charmed quark
Times are really changing. It's like a light bulb turned on and people are thinking again.
[ Post Comment ]

Comment #7 posted by charmed quark on June 04, 2009 at 18:10:21 PT
The hearings were very interesting. I got the impression that the Assembly really wants to have a MM program in our state. But they have concerns about misuse, hence the restrictions.I, of course, would prefer to err on the side of the patients even if it results in a little misuse. I think this goes too far in the other direction.But it's interesting to see how attitudes have changes. Five years ago the idea of this would have been very controversial. Especially state-sanctioned grow centers. Now, there's very little controversy about the idea, just debate over the details.
[ Post Comment ]

Comment #6 posted by FoM on June 04, 2009 at 18:04:09 PT
charmed quark 
Thank you for explaining it all. Life could be so simple. 
[ Post Comment ]

Comment #5 posted by charmed quark on June 04, 2009 at 17:58:18 PT
The ATCs, while non-profit, will be allowed to recover costs - lights, energy, rental space, labor, etc.It's certainly going to cost more to get it from ATCs than to grow one's own. I'm guessing at least $5/gram ($140/ounce). More likely $200+/ounce.Cheaper than black market, I guess. But this won't be paid for by insuranceOh - and patients are limited to 1 ounce per month and must get their referral renewed quarterly.A lot of hoops to go through.
[ Post Comment ]

Comment #4 posted by charmed quark on June 04, 2009 at 17:54:06 PT
assembly bill
This version of the bill won't allow any home growing. Instead, all patients are suppose to get their medicine from non-profit Alternative Treatment Centers(ATCs), which will be licensed and monitored by the state.Of course, if the Feds decide to shut these ATCs down, there will be no source of MM.This version also requires that the recommending doctor be the doctor who diagnosed/treats the disorder. While this seems reasonable on the surface, you have to remember that most doctors will not directly prescribe, say, opiates for pain. They refer the patient to a pain doctor for this. And doctors will not work with medications they are not familiar with. So this version will prevent doctors from referring patients to medical marijuana specialists for getting referrals, which means that most patients will not be able to get referrals, no matter how well qualified.They also eliminated chronic pain as a qualifying condition.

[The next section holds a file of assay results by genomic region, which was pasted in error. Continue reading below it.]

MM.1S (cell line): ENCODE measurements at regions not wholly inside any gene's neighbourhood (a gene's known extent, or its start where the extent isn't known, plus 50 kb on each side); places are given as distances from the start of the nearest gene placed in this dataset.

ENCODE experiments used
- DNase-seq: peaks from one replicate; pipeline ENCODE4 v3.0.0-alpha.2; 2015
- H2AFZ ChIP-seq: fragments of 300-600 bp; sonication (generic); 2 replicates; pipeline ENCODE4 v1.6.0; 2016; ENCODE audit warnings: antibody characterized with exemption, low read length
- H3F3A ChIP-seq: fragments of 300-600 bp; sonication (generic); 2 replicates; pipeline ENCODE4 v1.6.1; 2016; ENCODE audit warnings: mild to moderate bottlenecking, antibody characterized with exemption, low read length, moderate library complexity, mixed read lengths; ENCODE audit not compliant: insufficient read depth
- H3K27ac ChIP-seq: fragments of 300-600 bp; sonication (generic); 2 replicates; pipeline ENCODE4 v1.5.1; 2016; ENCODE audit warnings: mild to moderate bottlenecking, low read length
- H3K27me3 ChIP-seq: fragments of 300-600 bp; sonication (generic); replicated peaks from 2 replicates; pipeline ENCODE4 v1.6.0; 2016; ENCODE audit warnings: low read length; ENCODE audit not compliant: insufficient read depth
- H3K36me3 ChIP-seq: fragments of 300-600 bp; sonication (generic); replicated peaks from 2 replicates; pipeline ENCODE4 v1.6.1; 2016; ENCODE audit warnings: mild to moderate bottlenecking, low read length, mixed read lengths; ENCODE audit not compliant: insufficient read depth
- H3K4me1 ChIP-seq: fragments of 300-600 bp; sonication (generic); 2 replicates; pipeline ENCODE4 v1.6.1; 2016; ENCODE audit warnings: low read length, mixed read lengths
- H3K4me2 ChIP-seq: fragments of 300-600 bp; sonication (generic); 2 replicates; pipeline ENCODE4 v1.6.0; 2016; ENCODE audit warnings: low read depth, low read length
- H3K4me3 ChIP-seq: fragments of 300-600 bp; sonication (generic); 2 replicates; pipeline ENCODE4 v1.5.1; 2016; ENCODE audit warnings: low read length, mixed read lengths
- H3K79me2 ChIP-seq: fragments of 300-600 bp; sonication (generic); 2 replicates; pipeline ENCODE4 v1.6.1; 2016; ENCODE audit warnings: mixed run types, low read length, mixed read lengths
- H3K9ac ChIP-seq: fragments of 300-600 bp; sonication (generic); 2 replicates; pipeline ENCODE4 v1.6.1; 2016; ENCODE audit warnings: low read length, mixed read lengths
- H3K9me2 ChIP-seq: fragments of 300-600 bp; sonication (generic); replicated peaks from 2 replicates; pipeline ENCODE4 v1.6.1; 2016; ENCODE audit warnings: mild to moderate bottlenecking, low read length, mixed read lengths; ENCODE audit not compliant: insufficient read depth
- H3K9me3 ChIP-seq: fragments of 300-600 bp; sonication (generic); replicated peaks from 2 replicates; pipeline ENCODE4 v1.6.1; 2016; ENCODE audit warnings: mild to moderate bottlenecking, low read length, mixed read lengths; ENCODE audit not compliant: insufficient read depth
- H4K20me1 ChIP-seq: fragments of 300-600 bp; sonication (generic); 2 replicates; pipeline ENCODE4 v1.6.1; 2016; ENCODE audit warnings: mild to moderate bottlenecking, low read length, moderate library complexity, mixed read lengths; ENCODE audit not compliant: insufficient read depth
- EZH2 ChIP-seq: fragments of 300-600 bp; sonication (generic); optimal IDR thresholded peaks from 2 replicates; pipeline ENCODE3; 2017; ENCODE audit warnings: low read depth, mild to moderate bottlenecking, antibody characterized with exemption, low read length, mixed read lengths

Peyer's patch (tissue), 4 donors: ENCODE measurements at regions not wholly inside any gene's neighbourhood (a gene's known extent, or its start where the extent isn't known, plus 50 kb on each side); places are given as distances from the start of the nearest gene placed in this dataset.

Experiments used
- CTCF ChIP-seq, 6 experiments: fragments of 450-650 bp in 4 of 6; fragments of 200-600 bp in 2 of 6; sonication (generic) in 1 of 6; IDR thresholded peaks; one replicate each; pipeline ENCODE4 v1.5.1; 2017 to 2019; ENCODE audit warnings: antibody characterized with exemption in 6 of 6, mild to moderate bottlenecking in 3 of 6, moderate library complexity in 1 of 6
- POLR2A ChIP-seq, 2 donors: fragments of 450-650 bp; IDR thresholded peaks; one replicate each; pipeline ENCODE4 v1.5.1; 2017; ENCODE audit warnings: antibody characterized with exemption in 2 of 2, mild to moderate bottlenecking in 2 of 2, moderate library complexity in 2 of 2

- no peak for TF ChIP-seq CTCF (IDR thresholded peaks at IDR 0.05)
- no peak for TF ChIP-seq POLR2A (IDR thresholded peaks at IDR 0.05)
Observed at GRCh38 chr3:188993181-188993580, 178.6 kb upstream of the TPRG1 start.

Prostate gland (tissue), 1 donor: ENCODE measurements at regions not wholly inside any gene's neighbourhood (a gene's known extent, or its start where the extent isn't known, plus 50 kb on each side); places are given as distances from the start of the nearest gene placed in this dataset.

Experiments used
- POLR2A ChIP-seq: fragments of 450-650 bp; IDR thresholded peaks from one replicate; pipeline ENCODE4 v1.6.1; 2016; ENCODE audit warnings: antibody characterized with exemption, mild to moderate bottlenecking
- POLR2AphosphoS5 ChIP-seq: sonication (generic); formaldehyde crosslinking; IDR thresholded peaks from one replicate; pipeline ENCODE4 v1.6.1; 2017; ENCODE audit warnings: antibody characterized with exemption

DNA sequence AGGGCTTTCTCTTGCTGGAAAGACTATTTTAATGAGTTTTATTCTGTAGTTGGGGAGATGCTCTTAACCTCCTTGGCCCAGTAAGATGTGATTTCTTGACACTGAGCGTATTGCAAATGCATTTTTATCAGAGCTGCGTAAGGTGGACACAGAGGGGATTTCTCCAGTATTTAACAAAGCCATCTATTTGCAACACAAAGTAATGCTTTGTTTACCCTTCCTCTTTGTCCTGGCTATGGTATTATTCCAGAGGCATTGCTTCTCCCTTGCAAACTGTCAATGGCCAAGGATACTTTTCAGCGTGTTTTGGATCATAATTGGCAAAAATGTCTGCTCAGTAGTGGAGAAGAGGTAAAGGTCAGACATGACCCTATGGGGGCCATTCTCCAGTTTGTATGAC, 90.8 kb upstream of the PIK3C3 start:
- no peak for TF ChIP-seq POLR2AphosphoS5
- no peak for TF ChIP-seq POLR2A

[ Post Comment ]

Comment #3 posted by FoM on June 04, 2009 at 17:48:01 PT
A Couple Questions
What will an ounce cost a Medical Marijuana patient if grown by a licensed alternative treatment center? How will the centers be paid? 
[ Post Comment ]

Comment #2 posted by FoM on June 04, 2009 at 17:42:29 PT
charmed quark 
I am glad it passed but they will need to do something about the growing end. Cannabis does now rain down from the sky. How will they fix that problem? I have such a hard time with loose ends.
[ Post Comment ]

Comment #1 posted by charmed quark on June 04, 2009 at 17:17:35 PT
Bill Passed, but
they had severely modified it, making it overly restricted.Even so, I guess we will still have a (very weak) MM act here.
[ Post Comment ]

Post Comment